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Shoshana Bennett: During & After Pregnancy, Take Care of Yourself

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Acupuncture is a type of ancient Chinese medicine. It has been used for thousands of years, and works with over 2,000 pressure points and energy meridians in your body. As you probably know, acupuncture uses disposable needles as thin as a strand of hair placed just below the skin to stimulate these points on your body. Treatments are usually painless. At worst, patients have reported tingling, heaviness, or a slight burning sensation where certain needles are positioned.

What is great for pregnant women is that acupuncture provides assistance with a myriad of conditions associated with pregnancy without drugs. Pregnant women need to work with a highly skilled practitioner, since stimulating certain points on the body can hasten labor by ripening the cervix.

A study by Harvard University figured that over 5 million Americans visit acupuncturists every year. The National Institute of Health supports this claim, saying that a growing number of doctors and dentists refer people to acupuncturists for prevention as well as treatment.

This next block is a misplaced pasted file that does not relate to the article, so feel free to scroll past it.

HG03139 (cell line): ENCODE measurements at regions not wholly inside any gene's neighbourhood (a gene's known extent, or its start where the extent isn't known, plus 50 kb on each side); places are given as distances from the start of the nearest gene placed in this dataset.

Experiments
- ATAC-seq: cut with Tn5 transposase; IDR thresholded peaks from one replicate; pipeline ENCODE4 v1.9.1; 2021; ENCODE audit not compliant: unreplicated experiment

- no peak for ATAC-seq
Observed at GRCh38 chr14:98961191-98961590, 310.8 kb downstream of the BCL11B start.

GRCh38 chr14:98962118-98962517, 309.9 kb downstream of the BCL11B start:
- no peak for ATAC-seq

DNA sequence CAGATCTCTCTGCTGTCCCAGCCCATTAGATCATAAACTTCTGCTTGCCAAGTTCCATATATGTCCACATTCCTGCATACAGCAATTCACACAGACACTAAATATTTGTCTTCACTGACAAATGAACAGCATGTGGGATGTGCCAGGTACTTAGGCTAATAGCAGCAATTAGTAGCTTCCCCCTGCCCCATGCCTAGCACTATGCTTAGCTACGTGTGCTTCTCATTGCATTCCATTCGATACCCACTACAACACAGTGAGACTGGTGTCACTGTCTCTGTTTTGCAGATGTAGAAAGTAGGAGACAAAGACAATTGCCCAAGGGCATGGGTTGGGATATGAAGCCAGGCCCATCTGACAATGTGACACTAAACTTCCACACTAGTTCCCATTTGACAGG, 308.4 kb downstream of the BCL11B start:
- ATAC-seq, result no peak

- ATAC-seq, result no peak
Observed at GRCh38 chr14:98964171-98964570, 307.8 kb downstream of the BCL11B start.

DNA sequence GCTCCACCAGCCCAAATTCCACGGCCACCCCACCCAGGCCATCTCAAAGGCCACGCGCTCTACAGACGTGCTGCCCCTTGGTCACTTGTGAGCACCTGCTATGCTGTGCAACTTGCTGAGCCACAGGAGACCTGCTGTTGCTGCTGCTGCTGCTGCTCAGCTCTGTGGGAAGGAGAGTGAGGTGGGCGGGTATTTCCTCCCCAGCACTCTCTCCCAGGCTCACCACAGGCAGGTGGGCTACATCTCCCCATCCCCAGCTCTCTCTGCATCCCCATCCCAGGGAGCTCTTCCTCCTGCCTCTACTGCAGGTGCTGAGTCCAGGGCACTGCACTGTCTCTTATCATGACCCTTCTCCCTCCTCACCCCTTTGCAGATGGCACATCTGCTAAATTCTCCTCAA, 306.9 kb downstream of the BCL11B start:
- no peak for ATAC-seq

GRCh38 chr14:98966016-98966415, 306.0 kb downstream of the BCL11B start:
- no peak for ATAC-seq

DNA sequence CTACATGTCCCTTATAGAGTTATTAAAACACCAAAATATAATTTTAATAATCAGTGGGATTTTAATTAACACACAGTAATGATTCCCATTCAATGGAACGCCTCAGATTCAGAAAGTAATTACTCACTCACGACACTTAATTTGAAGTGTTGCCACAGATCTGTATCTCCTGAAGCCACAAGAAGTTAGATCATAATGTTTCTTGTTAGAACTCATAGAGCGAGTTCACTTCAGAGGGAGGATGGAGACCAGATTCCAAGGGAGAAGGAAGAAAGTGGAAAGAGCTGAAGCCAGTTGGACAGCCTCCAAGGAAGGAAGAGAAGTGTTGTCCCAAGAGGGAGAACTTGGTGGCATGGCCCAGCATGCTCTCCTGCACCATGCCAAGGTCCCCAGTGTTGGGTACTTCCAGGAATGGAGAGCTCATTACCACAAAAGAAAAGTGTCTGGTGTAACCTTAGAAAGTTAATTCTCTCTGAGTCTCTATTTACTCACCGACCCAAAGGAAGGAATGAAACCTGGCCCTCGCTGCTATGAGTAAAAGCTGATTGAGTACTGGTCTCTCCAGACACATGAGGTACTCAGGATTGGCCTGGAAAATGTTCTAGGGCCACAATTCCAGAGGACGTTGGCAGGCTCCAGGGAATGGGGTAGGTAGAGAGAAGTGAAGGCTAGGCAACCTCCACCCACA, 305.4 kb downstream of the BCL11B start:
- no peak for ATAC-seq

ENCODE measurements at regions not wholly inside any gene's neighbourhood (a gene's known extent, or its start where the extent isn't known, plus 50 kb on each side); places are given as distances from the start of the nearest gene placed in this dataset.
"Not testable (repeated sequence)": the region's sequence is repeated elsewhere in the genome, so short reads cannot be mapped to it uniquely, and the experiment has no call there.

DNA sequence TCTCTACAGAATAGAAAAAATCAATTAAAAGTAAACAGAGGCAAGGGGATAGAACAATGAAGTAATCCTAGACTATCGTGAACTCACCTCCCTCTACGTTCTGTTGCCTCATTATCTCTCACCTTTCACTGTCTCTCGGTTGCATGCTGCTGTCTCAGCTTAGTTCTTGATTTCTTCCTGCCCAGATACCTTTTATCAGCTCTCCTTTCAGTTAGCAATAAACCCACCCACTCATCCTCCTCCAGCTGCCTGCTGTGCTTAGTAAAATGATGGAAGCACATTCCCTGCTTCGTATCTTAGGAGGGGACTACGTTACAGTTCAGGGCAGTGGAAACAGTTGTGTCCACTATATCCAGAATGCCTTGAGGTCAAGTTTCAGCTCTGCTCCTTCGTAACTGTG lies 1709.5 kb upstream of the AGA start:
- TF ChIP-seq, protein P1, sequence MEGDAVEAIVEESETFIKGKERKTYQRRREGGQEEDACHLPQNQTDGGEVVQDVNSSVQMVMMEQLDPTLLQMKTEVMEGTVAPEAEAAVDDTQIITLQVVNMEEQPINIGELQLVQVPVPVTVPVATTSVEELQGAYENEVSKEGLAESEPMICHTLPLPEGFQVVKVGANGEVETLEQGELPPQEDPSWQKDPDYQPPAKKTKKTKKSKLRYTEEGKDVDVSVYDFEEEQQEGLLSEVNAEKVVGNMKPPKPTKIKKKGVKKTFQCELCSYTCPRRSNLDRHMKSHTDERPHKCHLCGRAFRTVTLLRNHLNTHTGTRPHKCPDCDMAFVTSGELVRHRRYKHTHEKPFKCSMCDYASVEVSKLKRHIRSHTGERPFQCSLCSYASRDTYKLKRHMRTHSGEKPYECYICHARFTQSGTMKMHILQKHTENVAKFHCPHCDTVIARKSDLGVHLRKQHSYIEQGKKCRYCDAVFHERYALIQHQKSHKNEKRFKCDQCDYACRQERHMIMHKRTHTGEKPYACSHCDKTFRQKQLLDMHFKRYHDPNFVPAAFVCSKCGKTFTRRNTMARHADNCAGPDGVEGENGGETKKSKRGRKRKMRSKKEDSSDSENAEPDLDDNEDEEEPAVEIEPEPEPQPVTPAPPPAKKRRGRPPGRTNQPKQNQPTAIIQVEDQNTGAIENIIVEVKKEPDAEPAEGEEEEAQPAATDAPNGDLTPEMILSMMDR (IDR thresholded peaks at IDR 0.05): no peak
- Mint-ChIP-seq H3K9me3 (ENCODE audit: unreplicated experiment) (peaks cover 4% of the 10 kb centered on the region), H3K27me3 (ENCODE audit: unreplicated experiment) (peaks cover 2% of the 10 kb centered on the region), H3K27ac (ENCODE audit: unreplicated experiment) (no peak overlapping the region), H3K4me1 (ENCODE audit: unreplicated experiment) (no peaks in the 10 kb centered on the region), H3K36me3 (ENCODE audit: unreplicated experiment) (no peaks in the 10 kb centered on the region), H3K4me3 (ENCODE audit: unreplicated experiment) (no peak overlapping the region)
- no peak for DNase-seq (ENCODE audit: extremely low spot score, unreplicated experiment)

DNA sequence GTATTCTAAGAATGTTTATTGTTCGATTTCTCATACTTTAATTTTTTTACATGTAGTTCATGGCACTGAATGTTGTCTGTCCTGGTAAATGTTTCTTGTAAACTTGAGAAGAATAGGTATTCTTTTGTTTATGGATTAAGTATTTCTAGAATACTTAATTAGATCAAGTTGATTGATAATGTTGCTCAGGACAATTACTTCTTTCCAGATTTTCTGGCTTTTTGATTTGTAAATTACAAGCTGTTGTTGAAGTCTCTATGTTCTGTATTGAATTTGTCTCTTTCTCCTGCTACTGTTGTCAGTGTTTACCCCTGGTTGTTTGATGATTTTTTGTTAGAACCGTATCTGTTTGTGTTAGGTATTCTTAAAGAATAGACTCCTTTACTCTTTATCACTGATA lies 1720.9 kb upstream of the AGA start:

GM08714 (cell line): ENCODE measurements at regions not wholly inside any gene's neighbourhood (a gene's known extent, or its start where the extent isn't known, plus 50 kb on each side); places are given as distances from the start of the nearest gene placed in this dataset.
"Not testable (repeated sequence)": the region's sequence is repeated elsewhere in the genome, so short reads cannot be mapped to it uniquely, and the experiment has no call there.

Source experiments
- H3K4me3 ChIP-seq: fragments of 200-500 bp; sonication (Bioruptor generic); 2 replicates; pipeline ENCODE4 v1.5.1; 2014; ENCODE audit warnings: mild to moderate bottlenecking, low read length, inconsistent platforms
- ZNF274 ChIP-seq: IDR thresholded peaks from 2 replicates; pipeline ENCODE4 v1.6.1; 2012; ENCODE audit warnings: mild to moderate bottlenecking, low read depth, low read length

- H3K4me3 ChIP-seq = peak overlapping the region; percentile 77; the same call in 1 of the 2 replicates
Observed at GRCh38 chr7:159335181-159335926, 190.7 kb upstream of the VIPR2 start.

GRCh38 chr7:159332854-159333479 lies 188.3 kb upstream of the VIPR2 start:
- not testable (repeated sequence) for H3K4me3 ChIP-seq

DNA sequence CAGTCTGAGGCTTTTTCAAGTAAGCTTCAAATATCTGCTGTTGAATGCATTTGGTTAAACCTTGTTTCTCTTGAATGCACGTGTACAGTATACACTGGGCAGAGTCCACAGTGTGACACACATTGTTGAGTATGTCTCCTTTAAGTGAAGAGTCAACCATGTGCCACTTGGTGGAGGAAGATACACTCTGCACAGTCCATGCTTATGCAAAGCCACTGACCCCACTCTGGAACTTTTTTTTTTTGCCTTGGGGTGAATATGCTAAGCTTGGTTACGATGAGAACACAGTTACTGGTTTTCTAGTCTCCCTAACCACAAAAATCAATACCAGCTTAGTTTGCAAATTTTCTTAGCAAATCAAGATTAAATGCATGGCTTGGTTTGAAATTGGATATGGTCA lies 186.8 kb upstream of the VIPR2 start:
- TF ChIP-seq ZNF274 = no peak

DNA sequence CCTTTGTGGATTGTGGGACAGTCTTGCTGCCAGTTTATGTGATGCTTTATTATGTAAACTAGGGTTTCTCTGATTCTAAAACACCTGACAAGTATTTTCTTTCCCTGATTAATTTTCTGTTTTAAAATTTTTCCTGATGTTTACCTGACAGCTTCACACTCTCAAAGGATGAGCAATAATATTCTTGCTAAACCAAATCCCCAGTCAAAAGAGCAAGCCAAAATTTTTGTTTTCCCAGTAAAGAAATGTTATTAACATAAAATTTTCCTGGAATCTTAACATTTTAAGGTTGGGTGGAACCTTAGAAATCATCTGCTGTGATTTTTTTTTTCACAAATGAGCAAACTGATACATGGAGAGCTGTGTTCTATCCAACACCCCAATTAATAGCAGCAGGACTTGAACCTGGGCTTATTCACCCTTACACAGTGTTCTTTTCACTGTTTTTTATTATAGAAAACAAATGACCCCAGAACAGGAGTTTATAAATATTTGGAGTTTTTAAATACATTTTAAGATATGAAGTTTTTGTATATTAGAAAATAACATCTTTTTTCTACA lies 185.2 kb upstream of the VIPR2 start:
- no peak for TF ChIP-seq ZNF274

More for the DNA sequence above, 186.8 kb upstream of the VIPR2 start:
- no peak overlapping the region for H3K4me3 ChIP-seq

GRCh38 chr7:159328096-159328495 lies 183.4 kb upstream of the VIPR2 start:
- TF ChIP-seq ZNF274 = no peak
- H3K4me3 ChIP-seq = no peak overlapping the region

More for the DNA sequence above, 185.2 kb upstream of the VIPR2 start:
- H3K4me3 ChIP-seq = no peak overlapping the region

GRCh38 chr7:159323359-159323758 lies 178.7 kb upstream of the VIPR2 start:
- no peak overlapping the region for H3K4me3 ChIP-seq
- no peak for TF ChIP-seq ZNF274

Acupuncture is a common treatment for headaches, allergies, arthritis, digestion problems, and relief from the side effects of chemotherapy. At every stage of pregnancy and beyond, acupuncture has time-honored and scientifically-proven benefits--not just for you but for your baby. Valerie Hobbs, director of the Southwest Acupuncture College, says that babies can be influenced by “maternal toxins” while in the womb. These toxins can lead to higher fevers, frequent childhood illnesses, and a tendency towards skin irritations. Hobbs says, “Regular balancing treatments throughout pregnancy enhance the health of the mother, preventing complications and influence the development of the baby.”

It is controversial if traditional acupuncture can cause fetal movement, early contractions, and spontaneous abortion in the first trimester. However, a well-known acupuncture study was conducted in the UK on about 600 women who were in the first trimester. No adverse reactions were found. Women in the study reported less fatigue, migraines, bloating, and bleeding.

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We value and respect our HERWriters' experiences, but everyone is different. Many of our writers are speaking from personal experience, and what's worked for them may not work for you. Their articles are not a substitute for medical advice, although we hope you can gain knowledge from their insight.

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